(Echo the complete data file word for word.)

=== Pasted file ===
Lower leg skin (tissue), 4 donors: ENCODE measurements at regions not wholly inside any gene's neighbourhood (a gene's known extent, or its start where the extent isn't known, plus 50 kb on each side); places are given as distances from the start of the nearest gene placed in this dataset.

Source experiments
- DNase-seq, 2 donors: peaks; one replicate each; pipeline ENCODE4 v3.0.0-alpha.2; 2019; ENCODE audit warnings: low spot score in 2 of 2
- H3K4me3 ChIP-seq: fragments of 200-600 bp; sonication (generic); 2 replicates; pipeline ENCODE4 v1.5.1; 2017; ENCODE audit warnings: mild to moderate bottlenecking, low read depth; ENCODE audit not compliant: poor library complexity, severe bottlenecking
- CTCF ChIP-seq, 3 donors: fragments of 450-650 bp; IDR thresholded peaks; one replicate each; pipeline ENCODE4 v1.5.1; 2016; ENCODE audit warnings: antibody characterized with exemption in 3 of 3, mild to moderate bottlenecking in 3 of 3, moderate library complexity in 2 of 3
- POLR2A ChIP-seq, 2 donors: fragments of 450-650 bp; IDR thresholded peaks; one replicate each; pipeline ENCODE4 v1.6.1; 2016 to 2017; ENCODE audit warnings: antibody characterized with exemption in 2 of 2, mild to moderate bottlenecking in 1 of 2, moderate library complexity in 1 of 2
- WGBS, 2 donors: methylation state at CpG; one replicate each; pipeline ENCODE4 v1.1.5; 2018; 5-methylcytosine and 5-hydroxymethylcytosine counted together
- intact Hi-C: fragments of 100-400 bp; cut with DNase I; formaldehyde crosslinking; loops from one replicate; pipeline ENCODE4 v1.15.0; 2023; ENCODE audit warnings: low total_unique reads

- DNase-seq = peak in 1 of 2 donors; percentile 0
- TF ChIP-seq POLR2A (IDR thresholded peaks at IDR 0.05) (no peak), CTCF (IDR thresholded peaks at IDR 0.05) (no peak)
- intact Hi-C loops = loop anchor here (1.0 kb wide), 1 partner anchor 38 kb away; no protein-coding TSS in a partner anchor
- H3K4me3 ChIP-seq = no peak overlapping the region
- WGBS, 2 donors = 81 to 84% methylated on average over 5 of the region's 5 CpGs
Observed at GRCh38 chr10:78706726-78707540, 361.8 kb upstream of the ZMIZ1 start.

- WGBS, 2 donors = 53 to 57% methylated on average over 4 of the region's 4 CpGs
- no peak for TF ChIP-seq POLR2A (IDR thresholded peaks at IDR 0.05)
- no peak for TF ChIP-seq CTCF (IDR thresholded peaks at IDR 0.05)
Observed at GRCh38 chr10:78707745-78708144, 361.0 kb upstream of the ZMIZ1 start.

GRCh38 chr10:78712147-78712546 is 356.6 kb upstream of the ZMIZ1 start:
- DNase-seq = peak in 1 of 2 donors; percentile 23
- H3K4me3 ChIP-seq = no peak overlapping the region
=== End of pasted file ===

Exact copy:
Lower leg skin (tissue), 4 donors: ENCODE measurements at regions not wholly inside any gene's neighbourhood (a gene's known extent, or its start where the extent isn't known, plus 50 kb on each side); places are given as distances from the start of the nearest gene placed in this dataset.

Source experiments
- DNase-seq, 2 donors: peaks; one replicate each; pipeline ENCODE4 v3.0.0-alpha.2; 2019; ENCODE audit warnings: low spot score in 2 of 2
- H3K4me3 ChIP-seq: fragments of 200-600 bp; sonication (generic); 2 replicates; pipeline ENCODE4 v1.5.1; 2017; ENCODE audit warnings: mild to moderate bottlenecking, low read depth; ENCODE audit not compliant: poor library complexity, severe bottlenecking
- CTCF ChIP-seq, 3 donors: fragments of 450-650 bp; IDR thresholded peaks; one replicate each; pipeline ENCODE4 v1.5.1; 2016; ENCODE audit warnings: antibody characterized with exemption in 3 of 3, mild to moderate bottlenecking in 3 of 3, moderate library complexity in 2 of 3
- POLR2A ChIP-seq, 2 donors: fragments of 450-650 bp; IDR thresholded peaks; one replicate each; pipeline ENCODE4 v1.6.1; 2016 to 2017; ENCODE audit warnings: antibody characterized with exemption in 2 of 2, mild to moderate bottlenecking in 1 of 2, moderate library complexity in 1 of 2
- WGBS, 2 donors: methylation state at CpG; one replicate each; pipeline ENCODE4 v1.1.5; 2018; 5-methylcytosine and 5-hydroxymethylcytosine counted together
- intact Hi-C: fragments of 100-400 bp; cut with DNase I; formaldehyde crosslinking; loops from one replicate; pipeline ENCODE4 v1.15.0; 2023; ENCODE audit warnings: low total_unique reads

- DNase-seq = peak in 1 of 2 donors; percentile 0
- TF ChIP-seq POLR2A (IDR thresholded peaks at IDR 0.05) (no peak), CTCF (IDR thresholded peaks at IDR 0.05) (no peak)
- intact Hi-C loops = loop anchor here (1.0 kb wide), 1 partner anchor 38 kb away; no protein-coding TSS in a partner anchor
- H3K4me3 ChIP-seq = no peak overlapping the region
- WGBS, 2 donors = 81 to 84% methylated on average over 5 of the region's 5 CpGs
Observed at GRCh38 chr10:78706726-78707540, 361.8 kb upstream of the ZMIZ1 start.

- WGBS, 2 donors = 53 to 57% methylated on average over 4 of the region's 4 CpGs
- no peak for TF ChIP-seq POLR2A (IDR thresholded peaks at IDR 0.05)
- no peak for TF ChIP-seq CTCF (IDR thresholded peaks at IDR 0.05)
Observed at GRCh38 chr10:78707745-78708144, 361.0 kb upstream of the ZMIZ1 start.

GRCh38 chr10:78712147-78712546 is 356.6 kb upstream of the ZMIZ1 start:
- DNase-seq = peak in 1 of 2 donors; percentile 23
- H3K4me3 ChIP-seq = no peak overlapping the region